Tuesday, May 13, 2014

Anti-Semitism 'Infects' One in Four People, Global Survey Finds

From NBC News courtesy of a facebook friend:

Only 54 percent of people polled globally are aware of the Holocaust — and an alarming 32 percent of them believe the mass genocide of Jews was a myth or has been greatly exaggerated, a sweeping new survey has found.

The numbers highlight how pockets of “anti-Jewish sentiment” are alive and well worldwide, according to the Anti-Defamation League’s “ADL Global 100” report released Tuesday.

More here.

In deep retrospect, I believe my suburban upbringing really helped me out in terms of my relationship with and understanding of Jews as a people.  That is, the Jews I knew when I was growing up were totally assimilated Americans.  Their worship, as American Reform Jews, was pretty similar to Christian worship.  They wore the Star of David instead of a cross, but otherwise spoke, dressed, and behaved very much like me and everybody else I knew.  Indeed, when I first learned about the Holocaust I was amazed: why the Jews?  I just didn't get it.  I mean, I got it, understood that it was awful, but I simply couldn't comprehend the motivation behind it.  Jews are just like me.  Why on earth would anybody want to wipe them out?

By the time I was older, and had started to learn about the history of antisemitism, it started to make more sense.  Okay, the Holocaust on many levels continues to be senseless, but the different cultural customs of Jews in Europe and elsewhere, at least, made it easier to understand how, as a minority, it was easy to target them.  Fortunately for me, by the time I was figuring this out, I had already started to lean liberal, and had developed a decent knowledge of racism and how it functions socially, so I was ready to absorb the concept of Jews-as-other without it weirding me out.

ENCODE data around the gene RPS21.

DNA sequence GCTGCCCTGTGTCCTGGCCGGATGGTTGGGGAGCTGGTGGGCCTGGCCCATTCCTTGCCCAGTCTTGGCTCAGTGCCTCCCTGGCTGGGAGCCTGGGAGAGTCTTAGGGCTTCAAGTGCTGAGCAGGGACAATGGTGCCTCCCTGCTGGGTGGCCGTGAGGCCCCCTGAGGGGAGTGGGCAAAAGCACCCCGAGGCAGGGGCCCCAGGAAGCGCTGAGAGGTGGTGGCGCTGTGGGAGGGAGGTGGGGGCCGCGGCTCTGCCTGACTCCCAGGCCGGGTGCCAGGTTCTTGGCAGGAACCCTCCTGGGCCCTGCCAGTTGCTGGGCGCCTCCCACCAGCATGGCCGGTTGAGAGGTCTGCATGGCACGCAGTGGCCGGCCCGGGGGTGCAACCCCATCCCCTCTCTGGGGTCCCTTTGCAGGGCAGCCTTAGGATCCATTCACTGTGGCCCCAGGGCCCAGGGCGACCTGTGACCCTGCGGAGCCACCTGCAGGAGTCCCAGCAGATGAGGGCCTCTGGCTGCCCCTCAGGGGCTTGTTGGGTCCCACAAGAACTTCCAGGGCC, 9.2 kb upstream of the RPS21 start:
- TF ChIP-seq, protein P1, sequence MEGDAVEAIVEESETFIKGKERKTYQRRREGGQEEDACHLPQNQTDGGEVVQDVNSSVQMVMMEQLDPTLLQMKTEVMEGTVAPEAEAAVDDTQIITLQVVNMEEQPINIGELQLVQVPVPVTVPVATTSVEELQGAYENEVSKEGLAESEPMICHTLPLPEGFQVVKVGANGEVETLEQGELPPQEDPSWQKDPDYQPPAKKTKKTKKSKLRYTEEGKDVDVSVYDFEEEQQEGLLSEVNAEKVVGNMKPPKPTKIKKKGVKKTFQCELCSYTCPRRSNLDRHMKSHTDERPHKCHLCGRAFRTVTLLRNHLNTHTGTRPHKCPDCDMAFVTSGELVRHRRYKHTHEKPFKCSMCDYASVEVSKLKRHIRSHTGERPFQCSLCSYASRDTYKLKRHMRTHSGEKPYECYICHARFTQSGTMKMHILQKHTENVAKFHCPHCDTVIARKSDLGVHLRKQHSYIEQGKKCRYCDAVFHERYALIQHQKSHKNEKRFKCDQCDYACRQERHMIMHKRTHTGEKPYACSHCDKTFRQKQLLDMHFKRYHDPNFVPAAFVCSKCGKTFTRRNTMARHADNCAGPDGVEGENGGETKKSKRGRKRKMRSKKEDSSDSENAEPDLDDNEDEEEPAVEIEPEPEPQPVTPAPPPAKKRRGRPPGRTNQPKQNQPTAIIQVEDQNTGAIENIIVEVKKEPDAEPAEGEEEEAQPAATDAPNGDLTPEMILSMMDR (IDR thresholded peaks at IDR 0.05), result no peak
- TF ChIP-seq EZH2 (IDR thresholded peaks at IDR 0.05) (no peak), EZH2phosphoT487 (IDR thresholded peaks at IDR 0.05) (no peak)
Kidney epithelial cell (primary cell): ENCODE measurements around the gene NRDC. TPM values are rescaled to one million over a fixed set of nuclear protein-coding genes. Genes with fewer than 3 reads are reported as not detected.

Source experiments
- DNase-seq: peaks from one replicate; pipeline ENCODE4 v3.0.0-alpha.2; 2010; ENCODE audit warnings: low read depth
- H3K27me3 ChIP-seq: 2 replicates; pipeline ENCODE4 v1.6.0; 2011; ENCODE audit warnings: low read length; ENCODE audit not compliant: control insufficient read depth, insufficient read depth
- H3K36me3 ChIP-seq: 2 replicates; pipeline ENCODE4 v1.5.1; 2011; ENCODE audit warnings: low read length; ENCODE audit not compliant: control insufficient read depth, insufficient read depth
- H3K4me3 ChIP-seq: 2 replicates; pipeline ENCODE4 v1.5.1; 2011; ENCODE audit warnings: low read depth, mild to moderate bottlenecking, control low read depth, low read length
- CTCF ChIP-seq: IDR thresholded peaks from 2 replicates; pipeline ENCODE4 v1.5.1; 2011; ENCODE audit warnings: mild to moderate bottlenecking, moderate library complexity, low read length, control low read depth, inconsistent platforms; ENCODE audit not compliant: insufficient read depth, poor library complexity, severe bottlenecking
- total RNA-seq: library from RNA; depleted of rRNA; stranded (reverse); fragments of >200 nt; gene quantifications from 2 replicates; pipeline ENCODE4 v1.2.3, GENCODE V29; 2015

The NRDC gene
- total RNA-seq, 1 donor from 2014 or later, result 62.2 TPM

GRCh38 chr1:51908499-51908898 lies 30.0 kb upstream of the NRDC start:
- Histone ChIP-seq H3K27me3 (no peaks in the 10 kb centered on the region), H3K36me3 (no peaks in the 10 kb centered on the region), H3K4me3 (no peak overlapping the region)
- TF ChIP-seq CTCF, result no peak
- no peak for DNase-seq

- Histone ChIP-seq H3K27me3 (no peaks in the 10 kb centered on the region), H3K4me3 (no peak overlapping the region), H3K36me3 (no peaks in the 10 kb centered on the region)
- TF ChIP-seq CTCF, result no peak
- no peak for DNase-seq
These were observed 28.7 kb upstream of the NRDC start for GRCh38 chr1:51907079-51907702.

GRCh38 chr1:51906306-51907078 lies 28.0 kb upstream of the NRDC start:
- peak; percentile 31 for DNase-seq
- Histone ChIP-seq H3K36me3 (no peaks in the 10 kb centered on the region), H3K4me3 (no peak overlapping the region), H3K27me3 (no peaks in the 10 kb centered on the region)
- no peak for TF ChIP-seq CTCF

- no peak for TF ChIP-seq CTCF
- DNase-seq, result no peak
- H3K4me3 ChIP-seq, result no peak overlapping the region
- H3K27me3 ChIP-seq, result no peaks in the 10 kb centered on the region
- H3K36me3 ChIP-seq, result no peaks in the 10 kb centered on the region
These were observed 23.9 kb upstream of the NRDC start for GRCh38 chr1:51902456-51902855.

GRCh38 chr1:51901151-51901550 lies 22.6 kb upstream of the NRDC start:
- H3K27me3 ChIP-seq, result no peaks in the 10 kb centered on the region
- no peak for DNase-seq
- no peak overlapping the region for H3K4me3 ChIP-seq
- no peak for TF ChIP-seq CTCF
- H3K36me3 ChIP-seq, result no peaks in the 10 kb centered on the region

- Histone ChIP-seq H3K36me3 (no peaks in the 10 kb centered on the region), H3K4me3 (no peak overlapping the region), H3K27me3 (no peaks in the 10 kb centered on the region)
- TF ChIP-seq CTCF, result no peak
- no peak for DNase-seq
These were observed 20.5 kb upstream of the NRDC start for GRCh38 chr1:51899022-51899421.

That is, even Hasidic Jews are just like me, even though they speak, dress, and behave very differently from everybody else I know.  I mean, so what?  Infinite diversity in infinite combinations.

Antisemitism continues to be extraordinarily irrational to me.  I have only an intellectual understanding of why so many people hate Jews, and that understanding is, by and large, a simple one: people fear and loath what they don't comprehend.  It is very disturbing, indeed, that, in this day and age, when information is omnipresent and cheap, and comprehension is just a few mouse clicks away, a quarter of the human race hates Jews.  It seems to me that a lot of people actually prefer to live in a state such that they don't understand the world around them, which is what one needs, willful ignorance, in order to harbor antisemitic attitudes.

Now that I think of it, it seems that antisemitism isn't the only contemporary problem associated with willful ignorance.  I mean, just look at the Tea Party.  Or the Texas State Board of Education.  We've got a lot of work to do.